Before I continue to discuss the younger Foucault’s problematization of modern science and morality, I will say a bit more about the problematization method that establishes the connection between decoding and recoding in his political discourse of truth. Foucault’s political and historical analyses of the ethics and technology of governing are often called deconstructive (Alcof 1988, Hekman 1996, Mouffe 2013) or founded on micro-power (Bevir 2003) or as moving from micro (discipline) to macro (governmentality) (Dean 1999, Jessop 2007). This is somewhat puzzling, because his texts from day one have revolved around the questions of how to connect deconstruction and reconstruction and micro and macro. Already in Madness and Civilization (MC) he addresses this ‘both-and’ issue of how the political under various conditions is decoded and recoded as government by truth. His focus is on how the alliance between the ancient king and modern science decoded the juridical foundation of politics and then recoded politics by its new conception for what can be considered normal, and thereby generally acceptable, to do in, and through, the multiple discursive practices that constitute modern society. From the outset, his political investigations revolved around the question of how political authorization and normalization are coded and recoded in time-space through the interconnection of micro (subject), meso (institution) and macro (system) forces and relations.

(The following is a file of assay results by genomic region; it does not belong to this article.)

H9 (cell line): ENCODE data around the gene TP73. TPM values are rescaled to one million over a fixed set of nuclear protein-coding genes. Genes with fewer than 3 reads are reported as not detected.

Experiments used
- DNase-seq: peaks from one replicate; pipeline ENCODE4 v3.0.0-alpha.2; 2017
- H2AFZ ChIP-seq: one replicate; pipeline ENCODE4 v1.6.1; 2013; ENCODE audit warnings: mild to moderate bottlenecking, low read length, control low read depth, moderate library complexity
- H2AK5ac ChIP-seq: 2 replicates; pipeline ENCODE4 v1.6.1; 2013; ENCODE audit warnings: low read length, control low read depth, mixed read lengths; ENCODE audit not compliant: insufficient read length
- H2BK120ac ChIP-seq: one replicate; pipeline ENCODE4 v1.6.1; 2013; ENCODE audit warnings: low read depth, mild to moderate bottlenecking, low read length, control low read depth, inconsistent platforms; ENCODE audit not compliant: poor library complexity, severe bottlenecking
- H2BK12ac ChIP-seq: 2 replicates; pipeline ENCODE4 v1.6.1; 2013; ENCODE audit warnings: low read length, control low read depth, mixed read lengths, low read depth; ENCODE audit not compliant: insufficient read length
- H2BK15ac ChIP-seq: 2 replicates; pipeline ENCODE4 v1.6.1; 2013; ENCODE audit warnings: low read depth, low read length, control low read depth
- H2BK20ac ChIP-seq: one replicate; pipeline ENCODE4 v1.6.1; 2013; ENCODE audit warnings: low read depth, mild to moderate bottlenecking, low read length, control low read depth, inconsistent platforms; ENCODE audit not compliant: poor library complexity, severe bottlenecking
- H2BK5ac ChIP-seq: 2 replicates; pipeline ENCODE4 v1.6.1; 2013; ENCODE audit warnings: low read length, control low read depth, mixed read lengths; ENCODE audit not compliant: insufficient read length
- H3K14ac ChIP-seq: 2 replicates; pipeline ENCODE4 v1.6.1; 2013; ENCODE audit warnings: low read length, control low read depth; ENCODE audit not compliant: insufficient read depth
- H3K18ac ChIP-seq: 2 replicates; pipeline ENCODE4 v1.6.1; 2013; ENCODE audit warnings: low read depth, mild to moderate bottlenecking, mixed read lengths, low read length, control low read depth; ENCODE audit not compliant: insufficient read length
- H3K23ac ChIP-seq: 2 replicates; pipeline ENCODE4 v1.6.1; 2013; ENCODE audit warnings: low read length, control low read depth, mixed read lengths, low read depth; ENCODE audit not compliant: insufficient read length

KeywordsCivil Society Public Choice Political Power Political Community Political Authority
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